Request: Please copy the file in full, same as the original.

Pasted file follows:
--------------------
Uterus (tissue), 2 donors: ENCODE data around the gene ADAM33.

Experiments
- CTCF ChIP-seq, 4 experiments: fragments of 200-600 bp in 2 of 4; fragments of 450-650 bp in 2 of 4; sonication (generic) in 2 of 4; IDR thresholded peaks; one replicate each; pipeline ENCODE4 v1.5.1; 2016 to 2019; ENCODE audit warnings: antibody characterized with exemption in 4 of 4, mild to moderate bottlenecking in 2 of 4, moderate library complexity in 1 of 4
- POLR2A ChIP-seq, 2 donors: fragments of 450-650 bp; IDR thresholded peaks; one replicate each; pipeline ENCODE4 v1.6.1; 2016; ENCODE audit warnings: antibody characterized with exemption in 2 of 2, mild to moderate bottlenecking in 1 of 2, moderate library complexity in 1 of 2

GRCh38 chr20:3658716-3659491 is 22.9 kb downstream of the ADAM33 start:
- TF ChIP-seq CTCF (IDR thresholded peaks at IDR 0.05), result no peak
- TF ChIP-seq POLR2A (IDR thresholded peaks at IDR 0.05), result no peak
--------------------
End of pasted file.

Uterus (tissue), 2 donors: ENCODE data around the gene ADAM33.

Experiments
- CTCF ChIP-seq, 4 experiments: fragments of 200-600 bp in 2 of 4; fragments of 450-650 bp in 2 of 4; sonication (generic) in 2 of 4; IDR thresholded peaks; one replicate each; pipeline ENCODE4 v1.5.1; 2016 to 2019; ENCODE audit warnings: antibody characterized with exemption in 4 of 4, mild to moderate bottlenecking in 2 of 4, moderate library complexity in 1 of 4
- POLR2A ChIP-seq, 2 donors: fragments of 450-650 bp; IDR thresholded peaks; one replicate each; pipeline ENCODE4 v1.6.1; 2016; ENCODE audit warnings: antibody characterized with exemption in 2 of 2, mild to moderate bottlenecking in 1 of 2, moderate library complexity in 1 of 2

GRCh38 chr20:3658716-3659491 is 22.9 kb downstream of the ADAM33 start:
- TF ChIP-seq CTCF (IDR thresholded peaks at IDR 0.05), result no peak
- TF ChIP-seq POLR2A (IDR thresholded peaks at IDR 0.05), result no peak